Amir Ketabchi and Kuan Jiang to present on Friday

You are cordially invited to the latest double-header in our graduate student seminar series.  Kuan Jiang will give a talk titled  ” Effects of Heat Treatment on Microstructure and Wear Resistance of Stainless steels and superalloys” and Amir Ketabchi will talk about  the Influence of Nanoscale Surface Modifications on the Fatigue Resistance of Medically Relevant Metals.

Time: 2:30pm

Date: Friday March 15th, 2013

Location: SITE G0103 

The abstracts of both talks are given below.  I look forward to seeing you all there!

Effects of Heat Treatment on Microstructure and Wear Resistance of Stainless steels and superalloys

Kuan Jiang

Superalloys and stainless steels are two well-known families of high temperature materials with outstanding features including superb high temperature behavior, excellent wear/corrosion resistance, and astounding mechanical properties. They are commonly used in the severe environment to combat the synergetic attack of wear, corrosion and high temperature. The present research was aimed to characterize the influences of heat treatment on the microstructure, high temperature hardness and wear resistance of superalloys and stainless steels. Two cast cobalt-based superalloys and two wrought martensitic stainless steels were selected and applied an annealing heat treatment for this study. A Scanning Electron Microscope (SEM) with X-ray detection systems is utilized to investigate the microstructure developments of selected alloys after annealing treatment. Vickers hardness tests and pin-on-disc sliding wear tests were performed on as-received and heat-treated alloys at both room temperature and elevated temperatures up to 450oC. The research demonstrated that annealing treatment promoted the diffusion of carbides and alloying elements such as molybdenum and chromium, and contributed to the formation and precipitation of intermetallic compounds in cobalt-based superalloys. For stainless steels, the annealing heat treatment either resulted in the eutectoid transformation or altered the microstructure varied from their chemical compositions. The sliding wear test results indicated the annealing heat treatment influences the wear behavior of a superalloy or stainless steel through changing its harden strength, ability to resist fracture and oxidation behavior. However, the precipitation phenomenon on some alloys caused by heat treatment can harden the entire material meanwhile decrease its ability to resist fracture. The relationships between chemical composition, microstructure, hardness, wear resistance are also discussed in this research.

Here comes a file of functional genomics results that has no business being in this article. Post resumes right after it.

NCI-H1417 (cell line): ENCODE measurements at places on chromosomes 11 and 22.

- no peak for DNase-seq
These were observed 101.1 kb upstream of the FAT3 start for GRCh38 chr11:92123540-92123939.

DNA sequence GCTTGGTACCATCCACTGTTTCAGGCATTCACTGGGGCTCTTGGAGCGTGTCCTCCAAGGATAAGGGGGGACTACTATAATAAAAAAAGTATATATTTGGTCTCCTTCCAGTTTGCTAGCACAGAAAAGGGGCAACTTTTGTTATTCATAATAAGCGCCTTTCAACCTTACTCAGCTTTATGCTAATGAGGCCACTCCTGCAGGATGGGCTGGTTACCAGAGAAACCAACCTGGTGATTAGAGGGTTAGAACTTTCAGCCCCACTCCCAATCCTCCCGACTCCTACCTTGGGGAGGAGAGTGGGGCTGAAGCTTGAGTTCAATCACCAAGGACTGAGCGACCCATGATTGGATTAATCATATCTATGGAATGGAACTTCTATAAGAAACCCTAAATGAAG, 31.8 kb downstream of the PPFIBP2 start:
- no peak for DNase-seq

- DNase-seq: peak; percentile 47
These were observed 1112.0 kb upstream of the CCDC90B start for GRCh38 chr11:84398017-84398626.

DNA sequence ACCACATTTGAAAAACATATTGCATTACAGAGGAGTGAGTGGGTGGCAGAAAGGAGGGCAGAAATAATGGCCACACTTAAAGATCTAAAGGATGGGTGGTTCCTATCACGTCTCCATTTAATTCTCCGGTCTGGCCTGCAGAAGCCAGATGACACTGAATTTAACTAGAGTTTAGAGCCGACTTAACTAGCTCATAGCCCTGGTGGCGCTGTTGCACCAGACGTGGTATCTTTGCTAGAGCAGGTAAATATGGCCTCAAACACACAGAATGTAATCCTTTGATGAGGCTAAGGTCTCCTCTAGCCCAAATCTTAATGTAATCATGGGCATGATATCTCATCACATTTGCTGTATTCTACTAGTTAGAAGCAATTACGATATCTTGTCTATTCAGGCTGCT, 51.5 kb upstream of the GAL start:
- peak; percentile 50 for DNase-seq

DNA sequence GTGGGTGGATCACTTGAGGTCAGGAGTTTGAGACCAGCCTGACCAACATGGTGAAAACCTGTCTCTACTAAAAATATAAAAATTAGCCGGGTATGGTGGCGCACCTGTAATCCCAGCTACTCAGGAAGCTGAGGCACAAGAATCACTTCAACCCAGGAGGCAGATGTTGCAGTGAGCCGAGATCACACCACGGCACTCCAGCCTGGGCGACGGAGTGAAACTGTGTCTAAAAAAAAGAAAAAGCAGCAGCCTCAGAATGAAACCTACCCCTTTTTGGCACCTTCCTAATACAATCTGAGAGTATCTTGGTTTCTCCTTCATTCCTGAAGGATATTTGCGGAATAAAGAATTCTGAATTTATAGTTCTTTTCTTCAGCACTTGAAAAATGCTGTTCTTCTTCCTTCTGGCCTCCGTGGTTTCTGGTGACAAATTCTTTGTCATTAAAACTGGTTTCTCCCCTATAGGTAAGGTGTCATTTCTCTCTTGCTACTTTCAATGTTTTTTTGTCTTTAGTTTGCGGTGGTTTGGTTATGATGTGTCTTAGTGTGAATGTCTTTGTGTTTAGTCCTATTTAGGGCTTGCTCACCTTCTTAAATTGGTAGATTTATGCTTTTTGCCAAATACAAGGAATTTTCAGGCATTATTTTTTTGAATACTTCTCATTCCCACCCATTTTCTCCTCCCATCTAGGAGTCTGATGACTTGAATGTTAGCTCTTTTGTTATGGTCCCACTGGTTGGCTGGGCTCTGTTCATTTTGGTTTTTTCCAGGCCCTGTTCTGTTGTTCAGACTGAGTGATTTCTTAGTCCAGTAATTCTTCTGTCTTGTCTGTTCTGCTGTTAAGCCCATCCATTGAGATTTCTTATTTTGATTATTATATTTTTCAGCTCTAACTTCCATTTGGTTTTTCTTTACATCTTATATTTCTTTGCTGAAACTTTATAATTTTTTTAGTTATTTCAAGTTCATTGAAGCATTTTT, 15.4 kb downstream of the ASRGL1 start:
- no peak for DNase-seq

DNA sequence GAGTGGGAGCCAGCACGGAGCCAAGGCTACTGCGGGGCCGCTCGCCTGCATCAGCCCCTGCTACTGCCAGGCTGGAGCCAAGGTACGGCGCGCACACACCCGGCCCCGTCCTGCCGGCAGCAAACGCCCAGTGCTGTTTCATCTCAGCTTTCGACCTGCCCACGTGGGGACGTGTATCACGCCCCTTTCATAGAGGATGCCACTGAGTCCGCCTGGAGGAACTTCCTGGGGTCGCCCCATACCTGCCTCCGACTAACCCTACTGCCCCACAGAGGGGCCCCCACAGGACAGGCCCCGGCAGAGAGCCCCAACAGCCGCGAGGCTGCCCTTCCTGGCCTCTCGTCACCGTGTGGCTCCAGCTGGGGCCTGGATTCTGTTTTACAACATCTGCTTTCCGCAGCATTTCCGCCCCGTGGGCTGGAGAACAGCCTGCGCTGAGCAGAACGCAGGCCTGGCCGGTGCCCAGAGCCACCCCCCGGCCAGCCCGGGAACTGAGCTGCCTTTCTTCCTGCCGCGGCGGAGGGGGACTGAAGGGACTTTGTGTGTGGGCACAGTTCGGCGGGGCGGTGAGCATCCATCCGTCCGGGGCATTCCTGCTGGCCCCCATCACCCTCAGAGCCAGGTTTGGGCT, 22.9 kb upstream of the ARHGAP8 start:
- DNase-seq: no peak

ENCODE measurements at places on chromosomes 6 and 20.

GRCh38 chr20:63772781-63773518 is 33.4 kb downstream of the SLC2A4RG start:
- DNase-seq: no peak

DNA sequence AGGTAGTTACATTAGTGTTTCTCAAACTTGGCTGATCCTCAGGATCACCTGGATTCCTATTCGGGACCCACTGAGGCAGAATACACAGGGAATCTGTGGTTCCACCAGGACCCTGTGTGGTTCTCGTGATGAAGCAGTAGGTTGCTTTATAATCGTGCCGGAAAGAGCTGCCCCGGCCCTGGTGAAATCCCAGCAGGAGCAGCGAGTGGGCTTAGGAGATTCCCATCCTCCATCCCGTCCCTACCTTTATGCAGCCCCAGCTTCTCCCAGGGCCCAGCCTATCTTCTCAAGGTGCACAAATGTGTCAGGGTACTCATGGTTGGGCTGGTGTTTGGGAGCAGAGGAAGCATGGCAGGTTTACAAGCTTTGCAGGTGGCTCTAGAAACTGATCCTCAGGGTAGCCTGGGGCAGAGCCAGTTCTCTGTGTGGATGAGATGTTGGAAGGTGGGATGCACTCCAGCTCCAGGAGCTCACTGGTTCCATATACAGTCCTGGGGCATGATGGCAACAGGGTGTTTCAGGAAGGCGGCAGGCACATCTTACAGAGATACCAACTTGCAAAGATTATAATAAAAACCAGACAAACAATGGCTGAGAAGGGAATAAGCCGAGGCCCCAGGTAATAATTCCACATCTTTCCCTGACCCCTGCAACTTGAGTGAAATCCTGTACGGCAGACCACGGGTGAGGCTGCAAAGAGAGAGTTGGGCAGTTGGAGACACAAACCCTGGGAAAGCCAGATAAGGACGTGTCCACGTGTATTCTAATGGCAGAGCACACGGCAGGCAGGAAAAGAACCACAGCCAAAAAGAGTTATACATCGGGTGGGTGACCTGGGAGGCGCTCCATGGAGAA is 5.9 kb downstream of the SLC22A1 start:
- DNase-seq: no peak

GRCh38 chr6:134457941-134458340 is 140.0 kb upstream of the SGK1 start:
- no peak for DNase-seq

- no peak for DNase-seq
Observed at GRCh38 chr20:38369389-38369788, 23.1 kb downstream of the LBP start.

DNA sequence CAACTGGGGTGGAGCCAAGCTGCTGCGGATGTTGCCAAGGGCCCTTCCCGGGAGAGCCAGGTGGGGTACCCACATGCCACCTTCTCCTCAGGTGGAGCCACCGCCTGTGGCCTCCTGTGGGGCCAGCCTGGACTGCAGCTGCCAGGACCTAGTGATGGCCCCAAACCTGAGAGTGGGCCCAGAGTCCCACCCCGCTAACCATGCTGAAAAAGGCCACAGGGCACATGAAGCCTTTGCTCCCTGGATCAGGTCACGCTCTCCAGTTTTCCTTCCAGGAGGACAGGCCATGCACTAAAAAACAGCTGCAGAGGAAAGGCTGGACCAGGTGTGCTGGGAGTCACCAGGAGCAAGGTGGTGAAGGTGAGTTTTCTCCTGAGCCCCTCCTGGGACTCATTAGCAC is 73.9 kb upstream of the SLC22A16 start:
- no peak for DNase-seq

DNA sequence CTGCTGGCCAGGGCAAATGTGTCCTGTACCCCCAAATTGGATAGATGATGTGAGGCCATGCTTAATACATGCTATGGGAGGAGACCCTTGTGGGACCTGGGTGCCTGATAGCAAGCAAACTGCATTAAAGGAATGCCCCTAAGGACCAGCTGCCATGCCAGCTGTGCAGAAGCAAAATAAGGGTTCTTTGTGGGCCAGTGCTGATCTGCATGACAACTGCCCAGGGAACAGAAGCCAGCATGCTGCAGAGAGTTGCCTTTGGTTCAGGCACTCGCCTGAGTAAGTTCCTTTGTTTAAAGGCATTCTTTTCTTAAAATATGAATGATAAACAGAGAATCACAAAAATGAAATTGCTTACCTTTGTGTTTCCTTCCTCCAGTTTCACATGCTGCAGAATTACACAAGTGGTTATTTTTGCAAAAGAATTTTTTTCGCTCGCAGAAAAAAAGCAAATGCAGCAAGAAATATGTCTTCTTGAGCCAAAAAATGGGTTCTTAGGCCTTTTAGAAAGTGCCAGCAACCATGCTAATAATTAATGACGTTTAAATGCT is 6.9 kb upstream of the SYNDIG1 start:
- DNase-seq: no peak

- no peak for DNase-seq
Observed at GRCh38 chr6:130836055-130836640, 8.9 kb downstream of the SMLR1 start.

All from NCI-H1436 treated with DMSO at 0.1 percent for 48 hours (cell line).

Influence of Nanoscale Surface Modifications on the Fatigue Resistance of Medically Relevant Metals

Amir Ketabchi

Metal implants are relatively effective but they still need significant improvements with respect to their capacity to secure rapid and long-lasting integration in tissues. To address these challenges, different strategies have been developed to directly affect the cellular events at the material-host tissue interface. Chemical treatments such as oxidative nanopatterning and anodization are very effective tools to endow medically relevant metals (in particular titanium and Ti6Al4V) with the ability to stimulate and guide cellular events. This remarkable capacity results from the creation of distinctive nanoporous surfaces. To date, only few studies focused on mechanical aspects to ensure that such chemical approaches do not weaken mechanical properties of treated metals. Nanoporous structures could in fact act as surface defects and/or stress-raisers responsible for initiating crack nucleation and lead to premature failure. To elucidate this aspect, we have assessed the effects of oxidative nanopatterning and anodization on the fatigue resistance of pure titanium and Ti6Al4V. In particular, we aimed at investigating the fatigue performance from both quantitative (i.e. S-N curves) and qualitative (i.e. morphological SEM analysis) perspectives. Results from our study highlight the importance of mechanical considerations in the development and evaluation of nanoscale surface treatments for metallic implants.


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